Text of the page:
THE completion of the multi-million-dollar Kazungula River Bridge is certainly sweet music in the ears of Botswana and Zambia, but for Zimbabwe, it presents a headache over loss of transit fees.
by ALFONCE MBIZWO/MTHANDAZO NYONI
The new Kazungula River Bridge, which is expected to be functional by year-end, links Zambia’s Kazungula town with Botswana. It also offers an alternative route to road transporters from South Africa to Zambia and other northern countries in the region.
Currently, the Beitbridge-Chirundu road is a key component of the Trans-African Highway Network Zimbabwean link between South Africa and Zambia. It is also part of the North–South Corridor Project and the Cape to Cairo Road, and a gateway to the common market for Eastern and Southern Africa.
But Zimbabwe has neglected the roads that make up the corridor. The Beitbridge-Harare Highway was built in the 1960s and has far outlived its 20-year lifespan. After haggling over tenders since 2003, government finally started work on the dualisation of the road last year, with different companies working on parts of the project to expedite completion, but this may have come too late to save the situation.
Zimbabwe still needs to address the bottlenecks at its Beitbridge Border Post which often sees haulage trucks stuck for days on end waiting for service. The Beitbridge port is the busiest transit border for cargo from South African ports with destinations in Zimbabwe, Zambia, Malawi, the Democratic Republic of Congo and often as far as Tanzania.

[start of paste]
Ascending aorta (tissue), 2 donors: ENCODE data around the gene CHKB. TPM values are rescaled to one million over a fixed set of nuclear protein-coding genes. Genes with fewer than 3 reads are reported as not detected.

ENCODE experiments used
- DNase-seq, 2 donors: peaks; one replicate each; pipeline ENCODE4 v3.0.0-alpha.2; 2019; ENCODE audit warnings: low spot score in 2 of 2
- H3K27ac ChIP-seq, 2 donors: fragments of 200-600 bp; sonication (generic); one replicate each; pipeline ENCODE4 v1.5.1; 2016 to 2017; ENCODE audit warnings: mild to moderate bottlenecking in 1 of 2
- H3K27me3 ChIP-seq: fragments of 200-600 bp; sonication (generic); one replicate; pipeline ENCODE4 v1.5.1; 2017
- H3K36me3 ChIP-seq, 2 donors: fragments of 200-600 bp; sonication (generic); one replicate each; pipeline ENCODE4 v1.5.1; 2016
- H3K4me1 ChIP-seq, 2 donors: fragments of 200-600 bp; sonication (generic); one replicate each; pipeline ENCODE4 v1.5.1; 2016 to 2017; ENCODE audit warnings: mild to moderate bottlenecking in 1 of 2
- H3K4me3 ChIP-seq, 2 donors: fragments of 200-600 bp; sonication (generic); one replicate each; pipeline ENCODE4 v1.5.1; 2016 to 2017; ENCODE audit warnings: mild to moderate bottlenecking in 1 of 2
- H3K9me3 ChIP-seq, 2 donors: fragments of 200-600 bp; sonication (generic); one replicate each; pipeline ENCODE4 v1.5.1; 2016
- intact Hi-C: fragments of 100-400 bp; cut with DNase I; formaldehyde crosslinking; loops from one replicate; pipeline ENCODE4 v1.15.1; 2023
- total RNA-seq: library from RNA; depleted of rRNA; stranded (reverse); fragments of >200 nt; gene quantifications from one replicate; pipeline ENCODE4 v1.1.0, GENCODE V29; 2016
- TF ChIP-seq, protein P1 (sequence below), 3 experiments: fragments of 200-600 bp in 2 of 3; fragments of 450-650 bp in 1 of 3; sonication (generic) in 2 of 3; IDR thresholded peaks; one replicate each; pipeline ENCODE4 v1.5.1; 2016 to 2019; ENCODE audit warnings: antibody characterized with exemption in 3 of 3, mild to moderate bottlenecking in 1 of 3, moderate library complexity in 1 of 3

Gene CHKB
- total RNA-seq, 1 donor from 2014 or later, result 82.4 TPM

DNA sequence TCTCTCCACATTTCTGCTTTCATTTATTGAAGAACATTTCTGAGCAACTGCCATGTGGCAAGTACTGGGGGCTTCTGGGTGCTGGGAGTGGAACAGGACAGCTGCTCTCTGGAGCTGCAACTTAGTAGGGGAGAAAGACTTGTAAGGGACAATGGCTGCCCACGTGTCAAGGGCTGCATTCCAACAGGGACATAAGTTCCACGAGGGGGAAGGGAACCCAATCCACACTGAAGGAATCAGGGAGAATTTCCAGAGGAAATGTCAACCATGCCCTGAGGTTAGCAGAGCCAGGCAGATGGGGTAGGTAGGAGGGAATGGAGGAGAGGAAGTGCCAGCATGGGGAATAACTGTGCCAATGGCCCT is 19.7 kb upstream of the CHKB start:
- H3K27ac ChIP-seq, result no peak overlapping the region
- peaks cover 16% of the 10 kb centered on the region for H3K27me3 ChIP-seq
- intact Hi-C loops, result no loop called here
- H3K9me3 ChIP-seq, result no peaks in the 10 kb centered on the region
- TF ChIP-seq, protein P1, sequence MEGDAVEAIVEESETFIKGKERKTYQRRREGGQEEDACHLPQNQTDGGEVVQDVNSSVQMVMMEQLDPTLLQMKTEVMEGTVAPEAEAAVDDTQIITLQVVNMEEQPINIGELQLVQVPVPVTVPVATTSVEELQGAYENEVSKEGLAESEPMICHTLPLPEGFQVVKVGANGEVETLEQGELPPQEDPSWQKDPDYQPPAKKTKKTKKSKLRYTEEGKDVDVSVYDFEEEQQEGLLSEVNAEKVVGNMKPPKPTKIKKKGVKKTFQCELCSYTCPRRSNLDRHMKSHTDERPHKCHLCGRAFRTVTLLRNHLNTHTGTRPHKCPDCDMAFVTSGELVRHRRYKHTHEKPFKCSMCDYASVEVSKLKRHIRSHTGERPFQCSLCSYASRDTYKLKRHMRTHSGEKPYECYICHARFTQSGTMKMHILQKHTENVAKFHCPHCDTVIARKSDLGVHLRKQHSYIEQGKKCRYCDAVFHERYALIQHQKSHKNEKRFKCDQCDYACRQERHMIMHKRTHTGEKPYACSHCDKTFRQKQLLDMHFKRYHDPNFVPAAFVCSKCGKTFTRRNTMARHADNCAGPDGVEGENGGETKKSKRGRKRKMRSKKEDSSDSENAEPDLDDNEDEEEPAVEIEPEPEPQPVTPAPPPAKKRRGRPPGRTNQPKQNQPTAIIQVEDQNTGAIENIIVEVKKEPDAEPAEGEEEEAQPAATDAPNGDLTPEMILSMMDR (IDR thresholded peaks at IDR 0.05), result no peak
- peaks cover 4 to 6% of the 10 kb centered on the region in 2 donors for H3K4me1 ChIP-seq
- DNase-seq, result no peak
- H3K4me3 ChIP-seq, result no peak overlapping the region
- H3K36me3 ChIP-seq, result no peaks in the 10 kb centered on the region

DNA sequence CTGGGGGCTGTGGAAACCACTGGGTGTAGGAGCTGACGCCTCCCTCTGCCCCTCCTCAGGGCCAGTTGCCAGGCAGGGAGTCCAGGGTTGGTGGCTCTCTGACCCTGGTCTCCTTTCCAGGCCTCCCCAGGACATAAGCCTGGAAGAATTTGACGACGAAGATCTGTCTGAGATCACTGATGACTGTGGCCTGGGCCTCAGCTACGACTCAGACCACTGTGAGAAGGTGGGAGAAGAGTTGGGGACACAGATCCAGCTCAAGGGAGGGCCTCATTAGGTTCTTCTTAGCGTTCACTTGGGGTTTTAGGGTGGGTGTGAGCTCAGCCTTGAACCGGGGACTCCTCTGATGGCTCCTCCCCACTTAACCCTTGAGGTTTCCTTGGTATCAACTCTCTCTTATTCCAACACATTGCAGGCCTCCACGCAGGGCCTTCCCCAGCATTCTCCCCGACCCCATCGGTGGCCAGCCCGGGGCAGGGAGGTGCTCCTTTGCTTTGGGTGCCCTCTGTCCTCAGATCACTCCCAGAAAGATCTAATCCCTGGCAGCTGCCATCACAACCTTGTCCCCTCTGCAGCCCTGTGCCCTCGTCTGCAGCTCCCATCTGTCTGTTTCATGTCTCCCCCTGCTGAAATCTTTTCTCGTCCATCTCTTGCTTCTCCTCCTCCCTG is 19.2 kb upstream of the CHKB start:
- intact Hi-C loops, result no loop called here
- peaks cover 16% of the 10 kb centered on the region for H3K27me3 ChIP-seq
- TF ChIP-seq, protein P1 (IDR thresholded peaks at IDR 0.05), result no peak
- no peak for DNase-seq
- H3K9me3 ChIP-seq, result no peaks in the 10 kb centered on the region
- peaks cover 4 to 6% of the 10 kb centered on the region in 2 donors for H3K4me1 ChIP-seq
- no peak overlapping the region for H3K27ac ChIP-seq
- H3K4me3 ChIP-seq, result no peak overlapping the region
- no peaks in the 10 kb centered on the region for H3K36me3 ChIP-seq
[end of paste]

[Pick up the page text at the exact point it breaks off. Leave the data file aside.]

There are relatively few studies on the financial benefit the corridor brings to Zimbabwe but a situation analysis carried out in 2009 showed that the waiting time at the border was about 33 hours for south-bound traffic while for north bound traffic waiting time was about 45 hours. It was estimated that the cost associated with this waiting time was about US$29.3 million for south bound and US$35 million for north bound traffic per year.
In contrast, the South Africa/Botswana Groblersbrug border post is quicker to process documentation at between eight-10 hours. Botswana roads are better maintained than Zimbabwe’s and fuel costs are lower.
Distance-wise, Johannesburg to Lusaka, Zambia through Beitbridge is 1 525km while via Kazungula, the journey is 1 730km. But with Zimbabwe’s poor road network, congestion and long winding queues at the country’s points of entry, especially Beitbridge, truckers will likely avoid the frustrations of using the Zimbabwe route, losing the southern African nation billions of dollars in potential revenue to the new crossing point.
According to a recent study, delays at Beitbridge are costing transport operators up to US$350 per day per truck, negating the cost benefit of its connectivity to multiple seaports in Durban and Mozambique.
To complement the Kazungula Bridge, Botswana in 2016 said it was building several truck stop facilities for cross-border operators, making the route more attractive to haulage trucks.
“It should be a wake-up call to Zimbabweans that the whole region cannot be held to ransom by the few border posts that exist by dint of history but with time, there is always scope for more such crossing points that should enhance competition efficiencies. So, it’s part of the ease of doing business,” economist Godfrey Kanyeze said.
“We should up our game. Yes, this is a wake-up call and the more the merrier because the idea is to facilitate business and traffic. Can you imagine how much time we spend at Beitbridge, Kazungula and Chirundu border posts?”
“If someone can create a more efficient route then people will choose to use that route. So, the country will have to realise that no one is beholden to us, to our route. We have to earn the right of passage,” he said.
Plans for the 923-metre bridge linking Kazungula in Zambia with Botswana were first announced in 2007 by the governments of Zambia and Botswana to replace ferries connecting the two countries. Construction work started in 2014 and is set to be completed this year.